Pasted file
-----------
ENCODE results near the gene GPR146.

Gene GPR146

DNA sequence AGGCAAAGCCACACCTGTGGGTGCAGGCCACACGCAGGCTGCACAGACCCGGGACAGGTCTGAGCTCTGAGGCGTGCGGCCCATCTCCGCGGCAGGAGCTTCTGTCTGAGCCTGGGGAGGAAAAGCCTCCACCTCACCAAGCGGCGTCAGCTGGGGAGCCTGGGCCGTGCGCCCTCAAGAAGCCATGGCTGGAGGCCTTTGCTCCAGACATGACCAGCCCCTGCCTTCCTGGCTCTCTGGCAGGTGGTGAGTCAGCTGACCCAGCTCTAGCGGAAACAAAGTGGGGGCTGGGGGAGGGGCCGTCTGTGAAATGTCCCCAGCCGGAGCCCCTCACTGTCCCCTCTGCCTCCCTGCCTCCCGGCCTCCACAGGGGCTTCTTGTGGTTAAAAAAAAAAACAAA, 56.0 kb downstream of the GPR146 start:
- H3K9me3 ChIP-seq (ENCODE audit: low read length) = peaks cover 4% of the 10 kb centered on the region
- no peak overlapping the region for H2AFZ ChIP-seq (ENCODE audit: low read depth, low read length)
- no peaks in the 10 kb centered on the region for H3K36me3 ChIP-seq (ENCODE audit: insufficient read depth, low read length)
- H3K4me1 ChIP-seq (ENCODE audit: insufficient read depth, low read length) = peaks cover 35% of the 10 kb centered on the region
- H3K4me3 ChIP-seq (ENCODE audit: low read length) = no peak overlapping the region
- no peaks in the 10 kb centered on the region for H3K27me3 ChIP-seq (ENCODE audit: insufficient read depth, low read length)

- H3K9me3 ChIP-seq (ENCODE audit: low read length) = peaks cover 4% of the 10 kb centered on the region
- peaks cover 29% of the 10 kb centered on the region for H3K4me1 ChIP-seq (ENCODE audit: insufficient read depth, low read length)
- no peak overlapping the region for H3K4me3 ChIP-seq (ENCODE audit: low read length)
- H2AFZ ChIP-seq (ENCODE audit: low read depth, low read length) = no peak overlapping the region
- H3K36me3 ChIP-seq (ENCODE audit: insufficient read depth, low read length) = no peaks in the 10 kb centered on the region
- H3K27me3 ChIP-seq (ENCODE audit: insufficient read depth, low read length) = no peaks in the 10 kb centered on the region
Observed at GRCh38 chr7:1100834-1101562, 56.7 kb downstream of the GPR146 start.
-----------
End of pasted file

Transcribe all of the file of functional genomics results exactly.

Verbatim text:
ENCODE results near the gene GPR146.

Gene GPR146

DNA sequence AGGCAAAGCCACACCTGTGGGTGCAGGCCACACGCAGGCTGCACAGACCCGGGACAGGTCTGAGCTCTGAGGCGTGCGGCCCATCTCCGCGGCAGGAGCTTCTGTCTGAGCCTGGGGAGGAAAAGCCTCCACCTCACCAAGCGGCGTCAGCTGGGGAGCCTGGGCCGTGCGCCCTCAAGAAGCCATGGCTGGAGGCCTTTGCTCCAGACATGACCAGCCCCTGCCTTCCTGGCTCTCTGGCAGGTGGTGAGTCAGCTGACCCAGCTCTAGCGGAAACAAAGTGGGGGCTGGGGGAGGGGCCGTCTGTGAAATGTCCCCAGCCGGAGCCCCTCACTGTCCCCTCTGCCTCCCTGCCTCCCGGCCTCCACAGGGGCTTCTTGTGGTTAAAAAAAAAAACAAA, 56.0 kb downstream of the GPR146 start:
- H3K9me3 ChIP-seq (ENCODE audit: low read length) = peaks cover 4% of the 10 kb centered on the region
- no peak overlapping the region for H2AFZ ChIP-seq (ENCODE audit: low read depth, low read length)
- no peaks in the 10 kb centered on the region for H3K36me3 ChIP-seq (ENCODE audit: insufficient read depth, low read length)
- H3K4me1 ChIP-seq (ENCODE audit: insufficient read depth, low read length) = peaks cover 35% of the 10 kb centered on the region
- H3K4me3 ChIP-seq (ENCODE audit: low read length) = no peak overlapping the region
- no peaks in the 10 kb centered on the region for H3K27me3 ChIP-seq (ENCODE audit: insufficient read depth, low read length)

- H3K9me3 ChIP-seq (ENCODE audit: low read length) = peaks cover 4% of the 10 kb centered on the region
- peaks cover 29% of the 10 kb centered on the region for H3K4me1 ChIP-seq (ENCODE audit: insufficient read depth, low read length)
- no peak overlapping the region for H3K4me3 ChIP-seq (ENCODE audit: low read length)
- H2AFZ ChIP-seq (ENCODE audit: low read depth, low read length) = no peak overlapping the region
- H3K36me3 ChIP-seq (ENCODE audit: insufficient read depth, low read length) = no peaks in the 10 kb centered on the region
- H3K27me3 ChIP-seq (ENCODE audit: insufficient read depth, low read length) = no peaks in the 10 kb centered on the region
Observed at GRCh38 chr7:1100834-1101562, 56.7 kb downstream of the GPR146 start.